Installation of Tibbo Device Monitor on Linux

Preface

Tibbo Device Monitor service provides device monitoring capabilities for IO Ninja. It’s the engine behind the Serial Monitor plugin, Named Pipe Monitor plugin and such. Monitoring of device IO on Linux is currently performed by hooking the file_operations structure of the corresponding device, but the hooking details and techniques may change in the future.

Installation

Download the latest tdevmon-linux-<version>-<arch>.tar.xz tarball from https://ioninja.com/downloads

Unpacking the archive yields the following directory structure:

bin/
include/
    tdevmon/
lib/
    cmake/
        tdevmon/
share/
    tdevmon/
        license/
        src/
            lkm/

The core of Tibbo Device Monitor service on Linux consists of the following two main components:

  • Service management application tdevmon
  • Loadable kernel module tdevmon.ko

The tdevmon executable resides in bin/ directory and can be executed directly. Run ./tdevmon --help for available options.

Note

Starting with IO Ninja version 3.10.0, there is support for remote monitoring over SSH (e.g. the Serial Monitor over SSH plugin). In order for these plugins to work, the tdevmon executable must be directly accessible via PATH – at least, for the account used to login over SSH. Probably, the simplest solution is to create a symbolic link to the tdevmon executable inside a standard program directory such as /usr/local/bin:

$ sudo ln -s $TDEVMON_DIR/bin/tdevmon /usr/local/bin/tdevmon

The loadable kernel module (LKM) tdevmon.ko cannot be distributed as a pre-compiled binary (well, technically speaking, it can, but that would be a wrong thing to do). Instead, it must be built against the exact version of Linux kernel running on your machine. The sources of tdevmon.ko can be found in share/tdevmon/src/lkm.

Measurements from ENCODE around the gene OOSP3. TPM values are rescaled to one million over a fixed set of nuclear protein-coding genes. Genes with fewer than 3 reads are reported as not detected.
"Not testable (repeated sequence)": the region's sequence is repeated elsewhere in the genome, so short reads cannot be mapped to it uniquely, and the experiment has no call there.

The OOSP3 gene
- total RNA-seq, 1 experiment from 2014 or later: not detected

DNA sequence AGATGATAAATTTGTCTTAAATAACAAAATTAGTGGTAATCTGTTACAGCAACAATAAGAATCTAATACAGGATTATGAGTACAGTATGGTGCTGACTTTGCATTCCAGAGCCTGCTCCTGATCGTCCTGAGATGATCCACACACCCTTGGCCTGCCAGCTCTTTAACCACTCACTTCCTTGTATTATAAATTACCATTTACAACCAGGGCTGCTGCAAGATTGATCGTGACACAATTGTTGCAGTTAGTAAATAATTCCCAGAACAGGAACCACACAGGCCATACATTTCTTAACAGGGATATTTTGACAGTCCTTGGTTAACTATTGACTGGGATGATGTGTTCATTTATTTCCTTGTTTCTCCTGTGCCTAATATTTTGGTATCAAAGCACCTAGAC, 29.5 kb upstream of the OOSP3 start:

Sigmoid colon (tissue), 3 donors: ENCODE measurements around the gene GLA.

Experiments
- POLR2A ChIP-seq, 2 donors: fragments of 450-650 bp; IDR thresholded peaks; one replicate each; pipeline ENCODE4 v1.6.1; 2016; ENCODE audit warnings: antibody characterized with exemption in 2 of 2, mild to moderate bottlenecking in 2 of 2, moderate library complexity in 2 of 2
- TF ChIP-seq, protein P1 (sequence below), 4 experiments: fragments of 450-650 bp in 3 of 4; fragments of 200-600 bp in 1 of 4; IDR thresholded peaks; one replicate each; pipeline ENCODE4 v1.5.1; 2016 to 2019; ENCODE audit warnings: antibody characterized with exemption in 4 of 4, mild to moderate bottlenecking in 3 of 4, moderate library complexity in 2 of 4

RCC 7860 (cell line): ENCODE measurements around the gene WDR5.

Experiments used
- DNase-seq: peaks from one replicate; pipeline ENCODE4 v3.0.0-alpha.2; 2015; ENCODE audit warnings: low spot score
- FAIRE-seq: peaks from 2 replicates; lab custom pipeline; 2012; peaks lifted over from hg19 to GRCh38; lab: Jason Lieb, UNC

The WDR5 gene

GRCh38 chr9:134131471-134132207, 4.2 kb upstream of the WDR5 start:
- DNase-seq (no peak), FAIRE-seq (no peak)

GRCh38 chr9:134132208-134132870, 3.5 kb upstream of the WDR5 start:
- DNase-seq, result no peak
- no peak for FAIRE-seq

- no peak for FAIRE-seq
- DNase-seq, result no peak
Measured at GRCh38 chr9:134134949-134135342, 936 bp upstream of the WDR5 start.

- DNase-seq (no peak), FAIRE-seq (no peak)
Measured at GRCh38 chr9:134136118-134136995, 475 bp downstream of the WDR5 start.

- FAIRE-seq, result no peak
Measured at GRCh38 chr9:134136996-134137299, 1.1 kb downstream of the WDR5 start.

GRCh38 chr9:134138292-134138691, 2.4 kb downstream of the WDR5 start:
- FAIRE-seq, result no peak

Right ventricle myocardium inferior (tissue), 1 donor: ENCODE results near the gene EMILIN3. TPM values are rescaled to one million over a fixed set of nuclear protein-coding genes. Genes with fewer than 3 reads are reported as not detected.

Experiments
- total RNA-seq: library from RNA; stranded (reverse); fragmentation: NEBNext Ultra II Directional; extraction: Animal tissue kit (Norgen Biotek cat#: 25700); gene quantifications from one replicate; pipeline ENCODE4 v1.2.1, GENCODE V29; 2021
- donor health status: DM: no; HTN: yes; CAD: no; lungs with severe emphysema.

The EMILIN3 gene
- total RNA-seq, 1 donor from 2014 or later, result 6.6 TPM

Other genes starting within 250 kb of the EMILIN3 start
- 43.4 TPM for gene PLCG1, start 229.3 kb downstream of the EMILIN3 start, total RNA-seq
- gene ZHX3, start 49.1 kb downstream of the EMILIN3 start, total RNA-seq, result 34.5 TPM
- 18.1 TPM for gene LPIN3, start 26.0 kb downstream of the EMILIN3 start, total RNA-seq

Building tdevmon.ko

First of all, you need to install the system headers required to build Linux kernel modules. The actual way of doing so depends on the Linux distribution; usually, the package with the required headers is called linux-headers, but it may vary.

On Ubuntu and most other Debian-based distributions, run:

$ sudo apt-get install linux-headers-$(uname -r)

On Raspbian (the default distro on Raspberry Pi) the name of the package is different:

$ sudo apt-get install raspberrypi-kernel-headers

On Arch Linux, run:

$ sudo pacman -S linux-headers

… and so on. Refer to your distribution reference on building Linux kernel modules.

After that, navigate to the share/tdevmon/src/lkm folder and inside it simply run make:

$ cd <tdevmon-dir>/share/tdevmon/src/lkm
$ make
make -C /lib/modules/4.12.3-1-ARCH/build/ M=<tdevmon-dir>/share/devmon/src/lkm modules
make[1]: Entering directory '/usr/lib/modules/4.12.3-1-ARCH/build'
    CC [M]  <tdevmon-dir>/share/devmon/src/lkm/module.o
    CC [M]  <tdevmon-dir>/share/devmon/src/lkm/Device.o
    CC [M]  <tdevmon-dir>/share/devmon/src/lkm/Hook.o
    CC [M]  <tdevmon-dir>/share/devmon/src/lkm/Connection.o
    CC [M]  <tdevmon-dir>/share/devmon/src/lkm/HashTable.o
    CC [M]  <tdevmon-dir>/share/devmon/src/lkm/ScatterGather.o
    CC [M]  <tdevmon-dir>/share/devmon/src/lkm/lkmUtils.o
    LD [M]  <tdevmon-dir>/share/devmon/src/lkm/tdevmon.o
    Building modules, stage 2.
    MODPOST 1 modules
    CC      <tdevmon-dir>/share/devmon/src/lkm/tdevmon.mod.o
    LD [M]  <tdevmon-dir>/share/devmon/src/lkm/tdevmon.ko
make[1]: Leaving directory '/usr/lib/modules/4.12.3-1-ARCH/build'

Congratulations! tdevmon.ko is built.

Loading tdevmon.ko manually

To load tdevmon.ko into Linux kernel manually, run from within the same folder:

sudo insmod tdevmon.ko

This will create a device called /dev/tdevmon which can be used to communicate with the kernel module and install or remove hooks on selected devices.

Permissions

You have to realize that providing device IO monitoring capabilities introduces certain security risks. Therefore, by default the /dev/tdevmon device only allows root access; non-superusers simply would not be able to open it. During debugging, however, it may be desirable to alleviate access limitations. You can do so with either changing permissions/ACLs of the /dev/tdevmon post-creation, or by overriding the permissions parameter while loading tdevmon.ko: